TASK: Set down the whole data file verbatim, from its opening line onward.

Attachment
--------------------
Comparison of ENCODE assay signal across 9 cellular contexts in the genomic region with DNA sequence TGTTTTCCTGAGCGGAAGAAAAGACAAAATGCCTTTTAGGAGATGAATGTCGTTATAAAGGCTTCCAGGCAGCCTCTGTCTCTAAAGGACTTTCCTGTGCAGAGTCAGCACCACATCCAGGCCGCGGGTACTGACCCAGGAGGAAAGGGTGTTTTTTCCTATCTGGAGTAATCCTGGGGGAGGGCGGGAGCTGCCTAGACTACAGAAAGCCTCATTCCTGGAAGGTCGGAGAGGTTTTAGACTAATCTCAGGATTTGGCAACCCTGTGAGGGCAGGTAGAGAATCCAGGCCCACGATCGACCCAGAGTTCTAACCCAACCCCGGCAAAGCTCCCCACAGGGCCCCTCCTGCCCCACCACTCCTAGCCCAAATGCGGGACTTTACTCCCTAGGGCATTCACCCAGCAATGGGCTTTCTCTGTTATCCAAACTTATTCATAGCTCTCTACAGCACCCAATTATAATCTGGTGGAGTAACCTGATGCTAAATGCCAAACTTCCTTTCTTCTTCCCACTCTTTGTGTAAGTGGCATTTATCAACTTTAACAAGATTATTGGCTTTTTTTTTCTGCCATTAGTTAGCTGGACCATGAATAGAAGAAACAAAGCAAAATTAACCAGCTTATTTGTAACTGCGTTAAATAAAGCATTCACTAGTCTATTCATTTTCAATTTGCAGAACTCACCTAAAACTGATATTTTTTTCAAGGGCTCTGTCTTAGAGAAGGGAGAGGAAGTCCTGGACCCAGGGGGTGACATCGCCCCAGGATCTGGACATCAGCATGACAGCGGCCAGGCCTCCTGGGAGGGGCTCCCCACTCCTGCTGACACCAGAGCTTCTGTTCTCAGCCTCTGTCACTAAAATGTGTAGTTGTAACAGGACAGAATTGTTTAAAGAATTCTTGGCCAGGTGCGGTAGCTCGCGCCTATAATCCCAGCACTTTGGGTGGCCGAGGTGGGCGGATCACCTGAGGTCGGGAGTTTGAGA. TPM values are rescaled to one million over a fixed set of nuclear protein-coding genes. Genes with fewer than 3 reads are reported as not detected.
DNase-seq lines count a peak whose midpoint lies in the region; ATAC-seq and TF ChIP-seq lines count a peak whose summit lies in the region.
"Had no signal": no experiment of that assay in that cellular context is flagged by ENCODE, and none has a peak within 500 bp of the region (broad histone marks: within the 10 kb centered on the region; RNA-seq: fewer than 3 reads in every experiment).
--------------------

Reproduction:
Comparison of ENCODE assay signal across 9 cellular contexts in the genomic region with DNA sequence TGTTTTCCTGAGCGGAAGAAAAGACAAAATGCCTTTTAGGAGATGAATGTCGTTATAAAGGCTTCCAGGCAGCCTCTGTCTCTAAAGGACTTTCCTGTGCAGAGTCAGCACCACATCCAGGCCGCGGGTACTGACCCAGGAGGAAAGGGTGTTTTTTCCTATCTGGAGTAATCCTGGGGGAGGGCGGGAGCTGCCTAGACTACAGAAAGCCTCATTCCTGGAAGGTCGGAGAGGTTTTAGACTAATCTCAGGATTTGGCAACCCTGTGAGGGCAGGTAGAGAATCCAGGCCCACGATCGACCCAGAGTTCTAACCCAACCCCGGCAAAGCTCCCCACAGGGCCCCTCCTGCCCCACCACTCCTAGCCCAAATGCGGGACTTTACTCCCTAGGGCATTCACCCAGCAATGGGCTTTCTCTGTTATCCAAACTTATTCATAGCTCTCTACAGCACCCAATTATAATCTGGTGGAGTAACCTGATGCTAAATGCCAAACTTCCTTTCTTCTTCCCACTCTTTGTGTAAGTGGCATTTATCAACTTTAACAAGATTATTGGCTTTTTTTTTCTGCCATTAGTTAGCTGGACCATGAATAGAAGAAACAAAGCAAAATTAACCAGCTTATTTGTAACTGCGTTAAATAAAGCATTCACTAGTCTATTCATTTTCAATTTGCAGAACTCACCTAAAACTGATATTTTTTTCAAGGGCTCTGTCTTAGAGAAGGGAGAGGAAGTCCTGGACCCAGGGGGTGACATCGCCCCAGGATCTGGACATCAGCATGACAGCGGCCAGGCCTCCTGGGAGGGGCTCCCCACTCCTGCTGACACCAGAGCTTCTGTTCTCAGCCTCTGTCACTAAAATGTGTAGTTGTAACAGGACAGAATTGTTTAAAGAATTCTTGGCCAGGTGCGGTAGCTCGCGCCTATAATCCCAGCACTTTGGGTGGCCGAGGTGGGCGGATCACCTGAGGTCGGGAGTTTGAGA. TPM values are rescaled to one million over a fixed set of nuclear protein-coding genes. Genes with fewer than 3 reads are reported as not detected.
DNase-seq lines count a peak whose midpoint lies in the region; ATAC-seq and TF ChIP-seq lines count a peak whose summit lies in the region.
"Had no signal": no experiment of that assay in that cellular context is flagged by ENCODE, and none has a peak within 500 bp of the region (broad histone marks: within the 10 kb centered on the region; RNA-seq: fewer than 3 reads in every experiment).